Detroit Death Watch – The Prequel (Part 3)
The Big Three entered the 1980’s in typical Three Stooges fashion. GM (Moe) knocked the other two automakers’ heads together, and then gloated over the market share he’d stolen– oblivious to the imports stealing it right back from under his nose. Mild-mannered Larry (Ford) scratched his professorial pate, and cooked up a brilliant scheme to avoid getting hit in the coming (import) brawl. And buffoon Curley (Chrysler) lay on the floor, doing his dry-swimming antics in a desperate attempt to draw attention to his only product: K cars.
GM’s ability to outspend Ford and Chrysler in the first round of seventies-era downsizing paid off, Big Style. In 1978, GM enjoyed a 48% share of the domestic market. During the eighties, Uber-Moe Roger Smith (of Roger and Me fame) staged one of the greatest tragi-comedy acts in industrial history. By 1989, GM’s market share fell to 35%.
GM’s efforts to re-invent their compact cars crashed. Literally. The company claimed their 1980 front wheel-drive X-Bodies (Citation, Phoenix, Omega and Skylark) offered “BMW-like performance and handling.” Note the omission of “braking.” Bereft of a $14 weight-sensing proportioning valve on the rear brakes, X-Bodies were known for their tell-tale kamikaze rear-tire screech– and the subsequent crunch as they found their next victim. Smart buyers/drivers gave them a wide berth.
Two years later, GM introduced their J-car sub-compacts (Cavalier and clones). Chevrolet General Manager Robert Lund announced their arrival with characteristic pugnacity. “We’re tired of hearing how the domestic auto industry let the Japanese take the subcompact business away from us. The whole Chevrolet organization is spoiling for a fight.”
Yes, well, the Cavalier’s design wasn’t particularly hot or competitive; pitting it against the increasingly sophisticated imports was like bringing a rubber band to a knife fight. Keeping it essentially unchanged for 23 years was like watching that same fight on an endless loop.
Mid-decade, GM embarked on an unprecedented act of auto self-mutilation. In the first bloody stroke, the Cadillac DeVille, Buick Electra and Oldsmobile 98– The General’s grandest luxury sedans– were reduced to Camry size, and fitted with front wheel-drive, 125 hp, 14” tires and tinny fake-wire hubcaps.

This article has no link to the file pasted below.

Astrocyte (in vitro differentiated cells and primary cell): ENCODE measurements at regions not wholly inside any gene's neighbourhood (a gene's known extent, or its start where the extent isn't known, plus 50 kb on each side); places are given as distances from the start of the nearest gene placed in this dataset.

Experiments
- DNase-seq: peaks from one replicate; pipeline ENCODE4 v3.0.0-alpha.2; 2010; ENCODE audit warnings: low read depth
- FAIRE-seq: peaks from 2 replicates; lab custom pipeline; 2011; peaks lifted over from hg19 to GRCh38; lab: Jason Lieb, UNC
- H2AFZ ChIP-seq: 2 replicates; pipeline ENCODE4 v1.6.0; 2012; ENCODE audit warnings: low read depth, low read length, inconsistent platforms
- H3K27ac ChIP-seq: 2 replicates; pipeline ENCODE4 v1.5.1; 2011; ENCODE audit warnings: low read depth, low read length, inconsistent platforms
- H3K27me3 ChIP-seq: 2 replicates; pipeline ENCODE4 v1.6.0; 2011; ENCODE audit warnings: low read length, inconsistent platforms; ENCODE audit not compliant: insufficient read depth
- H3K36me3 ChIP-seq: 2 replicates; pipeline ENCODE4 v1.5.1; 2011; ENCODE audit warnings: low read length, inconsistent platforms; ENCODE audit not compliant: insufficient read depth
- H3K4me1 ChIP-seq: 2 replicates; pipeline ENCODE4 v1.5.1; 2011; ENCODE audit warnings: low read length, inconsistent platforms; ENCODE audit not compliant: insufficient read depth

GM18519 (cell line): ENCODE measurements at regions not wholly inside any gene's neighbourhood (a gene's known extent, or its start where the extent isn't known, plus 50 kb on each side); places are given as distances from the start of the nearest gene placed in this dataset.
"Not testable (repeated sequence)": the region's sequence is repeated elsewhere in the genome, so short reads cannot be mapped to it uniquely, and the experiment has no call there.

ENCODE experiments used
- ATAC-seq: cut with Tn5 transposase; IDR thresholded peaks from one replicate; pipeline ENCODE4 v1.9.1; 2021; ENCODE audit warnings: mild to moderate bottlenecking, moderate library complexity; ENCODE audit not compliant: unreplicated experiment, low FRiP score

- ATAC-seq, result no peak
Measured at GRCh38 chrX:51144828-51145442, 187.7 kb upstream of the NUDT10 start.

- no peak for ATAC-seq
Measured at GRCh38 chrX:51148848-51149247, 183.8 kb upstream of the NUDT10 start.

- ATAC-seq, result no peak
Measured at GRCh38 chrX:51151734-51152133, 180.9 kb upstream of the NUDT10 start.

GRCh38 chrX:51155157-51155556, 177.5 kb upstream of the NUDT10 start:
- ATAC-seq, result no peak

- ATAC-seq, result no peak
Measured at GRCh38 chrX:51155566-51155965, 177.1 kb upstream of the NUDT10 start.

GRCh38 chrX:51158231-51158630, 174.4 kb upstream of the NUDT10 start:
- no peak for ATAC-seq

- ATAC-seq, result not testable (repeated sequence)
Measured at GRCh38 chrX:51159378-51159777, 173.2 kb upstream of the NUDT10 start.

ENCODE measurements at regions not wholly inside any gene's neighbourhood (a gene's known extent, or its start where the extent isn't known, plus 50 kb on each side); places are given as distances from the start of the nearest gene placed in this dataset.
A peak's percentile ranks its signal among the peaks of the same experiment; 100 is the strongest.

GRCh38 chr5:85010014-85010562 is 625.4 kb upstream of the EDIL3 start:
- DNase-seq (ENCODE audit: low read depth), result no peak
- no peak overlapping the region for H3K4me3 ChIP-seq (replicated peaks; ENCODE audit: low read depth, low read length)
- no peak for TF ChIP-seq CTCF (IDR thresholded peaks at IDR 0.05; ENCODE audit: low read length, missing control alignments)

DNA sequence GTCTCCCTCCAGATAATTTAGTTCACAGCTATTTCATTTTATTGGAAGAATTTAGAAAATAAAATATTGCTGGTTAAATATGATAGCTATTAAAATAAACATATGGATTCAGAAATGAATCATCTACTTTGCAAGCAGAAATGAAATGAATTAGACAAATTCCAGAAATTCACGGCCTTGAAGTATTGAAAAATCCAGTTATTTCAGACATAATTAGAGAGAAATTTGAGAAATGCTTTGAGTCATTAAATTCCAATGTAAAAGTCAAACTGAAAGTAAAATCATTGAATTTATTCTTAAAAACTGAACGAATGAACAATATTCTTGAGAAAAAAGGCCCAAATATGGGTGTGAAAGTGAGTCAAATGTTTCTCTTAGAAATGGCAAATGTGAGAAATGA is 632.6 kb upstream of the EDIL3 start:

The Seville, Eldorado, Toronado and Riviera were next. GM reduced them to puny “eunuch-mobiles” (Oxenado?). The $27k Eldorado was now virtually undistinguishable from a $9k Buick Somerset compact, in both styling and size. Build and interior quality were equally miserable. The Cavalier-based Cimarron, Skyhawk and Firenza destroyed any remaining premium value of the once proud Cadillac, Buick and Oldsmobile divisions. Enter Lexus, BMW, Mercedes and Infiniti.
During the eighties, Ford was Camelot. CEO Donald E. Peterson was a smart, modest and plainspoken “car guy”. He motivated the Ford troops like no one since, instructing his minions to focus their efforts on higher quality, smaller, more efficient cars.
Peterson gambled the precariously-weak Ford farm on the pioneering aero-look ’83 T-Bird and ’86 Taurus. The T-Bird soared again and the Taurus went to the top of the charts– to become the bulls-eye for the Japanese darts Camry and Accord.
Ford also introduced a dumbed down version of their first “global-car” (the diminutive Escort) and the Tempo. While both models were forgettable, they sold well enough.
When Peterson left Ford in 1990, Ford’s Big Boss expressed grave concerns about the future of the U.S. auto industry. A reporter wrote “The word survival came up a lot [in our discussion]. It’s no joke to ask how much of our home-grown auto industry will exist in a generation from now.”
Peterson’s successors dropped the ball. By 1992, Ford’s lackluster line-up led the company into a $7.39b loss and a potential Chapter 11.
The 1979 government bail-out left Chrysler a shell of its former self. Development budgets evaporated. The K-car, Omni-Horizon, and the ancient hold-over RWD Diplomat (nee Volare) were the only toys in Lee Iacocca’s box. The seemingly endless stream of photo-chopped variants gave testimony to his fertile but tasteless imagination.